2022 SU General Election Full Supplement

Photo courtesy Gillian Hynes

Ask Her YYC program is training women to run for the 2025 municipal election

By Nazeefa Ahmed, August 29 2023—

This fall, Ask Her YYC has opened applications for their third cohort of the Prepare Her program which aims to teach women how to build and manage election campaigns and run for public office. The University of Calgary students are eligible to apply for the program. 

Ask Her YYC is a non-for-profit organization that aims to see gender parity in the City Council by 2025. In a news release to the Gauntlet, Ask Her President Gillian Hynes describes the imbalance of women in office, which is the motivation behind the organization’s mission and programming.

“Despite being half of the population, women hold, on average, only one-third of elected roles in government,” said Hynes. “This reveals clearly a democratic deficit. We need more women, Indigenous women, Black and radicalized women, along with members of the 2SLGBTQ+ communities to reflect the voices and needs of diverse people across our communities. Prepare Her gives women the tools, resources, networks and encouragement to run.”

In an interview with the Gauntlet, Hynes describes how the different modules in the program use experiential learning to give the women spaces to practice skills they learn from speakers. 

“When women run, they win. This is why we break down the myths and the uncertainties of what it is to run a campaign,” said Hynes. “We bring in leaders, community members and political experts to run learning sessions. We give students programming and sessions on media training, fundraising and campaigning to help build a network of women experts and leaders in the political realm.“

The 10-week program is designed to give women the skills to either run for public office, become campaign managers, or even advocate for their community needs. There are two meeting times per week through a mixture of virtual and online mediums. 

“The program is not as intensive as doing a full-time class in a semester. We run sessions about two times a week, usually in the evening and then a weekend,” said Hynes. “So, it does take a little bit of time commitment and we try as much as we can to make it accessible for folks because we know that people are busy and have other commitments.”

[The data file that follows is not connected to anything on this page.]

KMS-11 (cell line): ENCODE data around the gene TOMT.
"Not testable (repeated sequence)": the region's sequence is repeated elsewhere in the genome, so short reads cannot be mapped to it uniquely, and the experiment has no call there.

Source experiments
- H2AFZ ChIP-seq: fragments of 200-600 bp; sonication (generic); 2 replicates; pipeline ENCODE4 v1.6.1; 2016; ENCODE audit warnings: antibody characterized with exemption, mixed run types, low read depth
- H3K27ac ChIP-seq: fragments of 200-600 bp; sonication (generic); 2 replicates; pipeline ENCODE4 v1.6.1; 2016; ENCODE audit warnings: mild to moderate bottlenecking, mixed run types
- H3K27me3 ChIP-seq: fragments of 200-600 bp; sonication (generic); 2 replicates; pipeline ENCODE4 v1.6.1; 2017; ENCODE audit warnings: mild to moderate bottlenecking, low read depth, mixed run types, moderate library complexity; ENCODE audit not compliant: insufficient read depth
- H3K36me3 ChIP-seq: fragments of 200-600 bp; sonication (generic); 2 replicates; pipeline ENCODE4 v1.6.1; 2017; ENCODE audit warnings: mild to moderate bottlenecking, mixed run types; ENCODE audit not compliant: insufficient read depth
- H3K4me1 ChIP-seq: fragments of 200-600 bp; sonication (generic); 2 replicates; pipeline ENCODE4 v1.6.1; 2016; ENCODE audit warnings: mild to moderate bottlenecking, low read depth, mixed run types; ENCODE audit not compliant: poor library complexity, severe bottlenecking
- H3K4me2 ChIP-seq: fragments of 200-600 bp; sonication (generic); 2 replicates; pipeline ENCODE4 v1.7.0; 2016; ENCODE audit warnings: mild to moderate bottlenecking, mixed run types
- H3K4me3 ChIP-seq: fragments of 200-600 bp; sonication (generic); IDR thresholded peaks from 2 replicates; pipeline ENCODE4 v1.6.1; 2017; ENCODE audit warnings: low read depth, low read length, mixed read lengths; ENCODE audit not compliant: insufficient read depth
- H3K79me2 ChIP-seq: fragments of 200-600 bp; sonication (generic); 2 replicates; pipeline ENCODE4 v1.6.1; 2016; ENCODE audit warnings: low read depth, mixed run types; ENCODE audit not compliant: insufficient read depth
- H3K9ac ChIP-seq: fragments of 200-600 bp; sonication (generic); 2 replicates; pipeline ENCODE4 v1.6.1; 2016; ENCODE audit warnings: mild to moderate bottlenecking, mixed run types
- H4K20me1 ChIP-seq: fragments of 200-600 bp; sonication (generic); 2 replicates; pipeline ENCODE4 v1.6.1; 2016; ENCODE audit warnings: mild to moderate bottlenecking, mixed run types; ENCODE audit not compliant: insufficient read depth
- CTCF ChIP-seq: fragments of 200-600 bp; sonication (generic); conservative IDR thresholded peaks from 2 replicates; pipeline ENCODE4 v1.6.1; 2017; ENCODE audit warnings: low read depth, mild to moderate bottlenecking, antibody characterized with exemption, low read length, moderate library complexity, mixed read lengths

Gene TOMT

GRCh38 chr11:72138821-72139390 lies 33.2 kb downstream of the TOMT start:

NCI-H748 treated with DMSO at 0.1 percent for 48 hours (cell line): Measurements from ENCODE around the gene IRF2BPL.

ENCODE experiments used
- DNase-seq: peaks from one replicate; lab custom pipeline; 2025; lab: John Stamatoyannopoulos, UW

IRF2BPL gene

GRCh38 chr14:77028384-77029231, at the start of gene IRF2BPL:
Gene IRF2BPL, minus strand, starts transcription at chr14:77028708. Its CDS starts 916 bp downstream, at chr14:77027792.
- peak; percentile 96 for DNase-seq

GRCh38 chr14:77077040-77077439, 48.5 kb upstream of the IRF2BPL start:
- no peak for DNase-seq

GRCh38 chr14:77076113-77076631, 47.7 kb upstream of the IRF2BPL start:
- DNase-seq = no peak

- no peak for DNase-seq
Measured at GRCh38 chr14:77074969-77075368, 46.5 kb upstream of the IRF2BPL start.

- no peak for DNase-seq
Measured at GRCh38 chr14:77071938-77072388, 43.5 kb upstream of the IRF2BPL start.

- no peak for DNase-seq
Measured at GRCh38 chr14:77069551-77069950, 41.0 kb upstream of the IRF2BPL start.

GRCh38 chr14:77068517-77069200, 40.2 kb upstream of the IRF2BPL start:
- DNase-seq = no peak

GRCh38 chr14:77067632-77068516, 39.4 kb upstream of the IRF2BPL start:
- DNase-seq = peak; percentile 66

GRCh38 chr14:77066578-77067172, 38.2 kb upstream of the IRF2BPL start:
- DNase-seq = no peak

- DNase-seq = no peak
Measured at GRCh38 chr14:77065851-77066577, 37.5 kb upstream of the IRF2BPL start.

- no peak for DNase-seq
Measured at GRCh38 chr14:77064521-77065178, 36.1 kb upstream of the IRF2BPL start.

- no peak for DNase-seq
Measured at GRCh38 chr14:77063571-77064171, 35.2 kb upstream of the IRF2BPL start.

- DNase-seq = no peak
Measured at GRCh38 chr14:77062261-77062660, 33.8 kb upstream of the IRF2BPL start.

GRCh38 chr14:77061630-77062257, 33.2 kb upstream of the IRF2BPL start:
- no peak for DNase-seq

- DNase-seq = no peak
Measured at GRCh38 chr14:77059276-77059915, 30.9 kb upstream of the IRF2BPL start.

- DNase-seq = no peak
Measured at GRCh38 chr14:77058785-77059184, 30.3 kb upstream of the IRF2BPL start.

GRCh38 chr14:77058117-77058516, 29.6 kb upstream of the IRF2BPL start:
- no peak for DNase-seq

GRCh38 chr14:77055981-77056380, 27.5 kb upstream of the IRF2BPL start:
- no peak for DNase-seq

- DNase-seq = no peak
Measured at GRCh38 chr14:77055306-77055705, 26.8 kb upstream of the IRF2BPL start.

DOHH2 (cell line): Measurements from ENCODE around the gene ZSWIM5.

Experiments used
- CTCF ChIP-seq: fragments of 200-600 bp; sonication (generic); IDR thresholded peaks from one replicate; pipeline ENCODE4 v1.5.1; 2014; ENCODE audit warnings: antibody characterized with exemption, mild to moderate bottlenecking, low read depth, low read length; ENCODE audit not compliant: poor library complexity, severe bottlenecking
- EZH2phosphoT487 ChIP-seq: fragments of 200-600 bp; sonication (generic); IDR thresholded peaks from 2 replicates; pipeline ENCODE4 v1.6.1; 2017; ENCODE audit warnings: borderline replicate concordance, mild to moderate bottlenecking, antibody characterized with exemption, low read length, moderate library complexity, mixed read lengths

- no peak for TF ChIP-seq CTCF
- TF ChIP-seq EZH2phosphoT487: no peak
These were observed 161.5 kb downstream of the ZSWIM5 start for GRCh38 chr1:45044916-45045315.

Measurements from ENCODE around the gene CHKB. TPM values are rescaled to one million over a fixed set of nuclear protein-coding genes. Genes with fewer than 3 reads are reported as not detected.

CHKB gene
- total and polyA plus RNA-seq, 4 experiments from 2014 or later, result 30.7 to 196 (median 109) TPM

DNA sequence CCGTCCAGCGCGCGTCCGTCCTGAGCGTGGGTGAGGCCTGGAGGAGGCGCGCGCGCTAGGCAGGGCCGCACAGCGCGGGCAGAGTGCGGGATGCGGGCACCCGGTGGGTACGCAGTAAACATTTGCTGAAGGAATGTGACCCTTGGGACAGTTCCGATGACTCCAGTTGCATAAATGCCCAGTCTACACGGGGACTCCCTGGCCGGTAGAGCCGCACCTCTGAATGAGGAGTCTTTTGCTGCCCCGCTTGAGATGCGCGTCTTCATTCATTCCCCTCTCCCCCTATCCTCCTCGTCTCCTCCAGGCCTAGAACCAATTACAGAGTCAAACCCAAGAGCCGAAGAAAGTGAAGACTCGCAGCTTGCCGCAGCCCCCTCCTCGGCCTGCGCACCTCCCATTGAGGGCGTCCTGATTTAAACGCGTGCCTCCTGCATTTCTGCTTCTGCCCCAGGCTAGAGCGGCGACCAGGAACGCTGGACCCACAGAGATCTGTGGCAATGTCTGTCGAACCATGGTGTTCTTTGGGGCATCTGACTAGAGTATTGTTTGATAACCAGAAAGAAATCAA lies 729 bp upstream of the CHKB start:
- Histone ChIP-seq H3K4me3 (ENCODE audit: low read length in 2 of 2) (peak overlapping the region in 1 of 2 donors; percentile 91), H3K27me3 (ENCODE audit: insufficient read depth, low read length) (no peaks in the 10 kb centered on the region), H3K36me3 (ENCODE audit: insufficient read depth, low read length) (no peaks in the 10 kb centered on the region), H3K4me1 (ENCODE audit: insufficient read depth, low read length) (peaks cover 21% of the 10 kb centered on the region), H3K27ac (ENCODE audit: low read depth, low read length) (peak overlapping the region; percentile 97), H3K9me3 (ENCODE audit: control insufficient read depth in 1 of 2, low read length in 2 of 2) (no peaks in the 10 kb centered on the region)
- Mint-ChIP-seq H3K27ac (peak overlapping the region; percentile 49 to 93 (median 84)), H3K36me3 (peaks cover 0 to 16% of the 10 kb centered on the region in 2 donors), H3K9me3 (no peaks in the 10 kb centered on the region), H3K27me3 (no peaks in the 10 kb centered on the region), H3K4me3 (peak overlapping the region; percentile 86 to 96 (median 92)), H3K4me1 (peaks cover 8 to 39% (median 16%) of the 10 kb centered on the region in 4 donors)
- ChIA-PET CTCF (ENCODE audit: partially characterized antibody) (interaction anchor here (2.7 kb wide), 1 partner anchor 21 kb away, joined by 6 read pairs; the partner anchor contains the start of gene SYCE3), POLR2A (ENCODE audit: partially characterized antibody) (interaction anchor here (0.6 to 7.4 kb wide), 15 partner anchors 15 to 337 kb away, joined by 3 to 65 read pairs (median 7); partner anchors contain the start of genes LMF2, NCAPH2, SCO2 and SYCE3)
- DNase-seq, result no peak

As the organization hopes to reach gender parity, Hynes describes many of the limitations that women face when pursuing public office, covering barriers posed by household responsibilities as well as the lived experiences of a political leader. 

“A lot of women still carry the mental load or the household load and so that creates a time and resource barrier. It’s hard to knock on doors if you have to think about who’s gonna watch your kids,” said Hynes. “We know that women approach fundraising differently than men and that’s a combination of the networks that women hold and how we ask for money.” 

“We can’t have a body of people making decisions about our communities without us,” said Hynes. “We need diverse perspectives that come from lived experience and these folks have the expertise and the capabilities to do so. When you bring that together, you have a municipal council or municipal leadership that represents a wide group of people who are impacted in this city. It means that we’re making public policy from people who’ve experienced the impacts, not somebody making policy for you.”

The program costs 250 dollars but Hynes does not want finances to block access to the program — the organization is willing to cover the cost for participants who are unable to afford tuition. 

“We don’t want cost to be a barrier. If you have students, or readers that might find the commitment fee to be a burden, we have an option for you to let us know that and then we will cover that fee for you,” said Hynes. 

Hynes explains how Prepare Her is not only for women who want to run for office, as the skills taught in the program can apply to community advocacy and background careers in the political sphere. 

“You should consider Prepare Her if you are interested in any public office or passionate about civic engagement,” she said. “Maybe you want to run for the Calgary election in 2025 — or, maybe it is a future campaign you are thinking about. Maybe you want to volunteer on a campaign or maybe you are committed to make your community better.”

“Consider Prepare Her not only if you want to run. Consider it because you care about civic engagement, you care about your community and you want to come together with a group of folks who have those same interests.”

Registration for Prepare Her closes on September 1 and can be found on their website.

Hiring | Staff | Advertising | Contact | PDF version | Archive | Volunteer | SU

The Gauntlet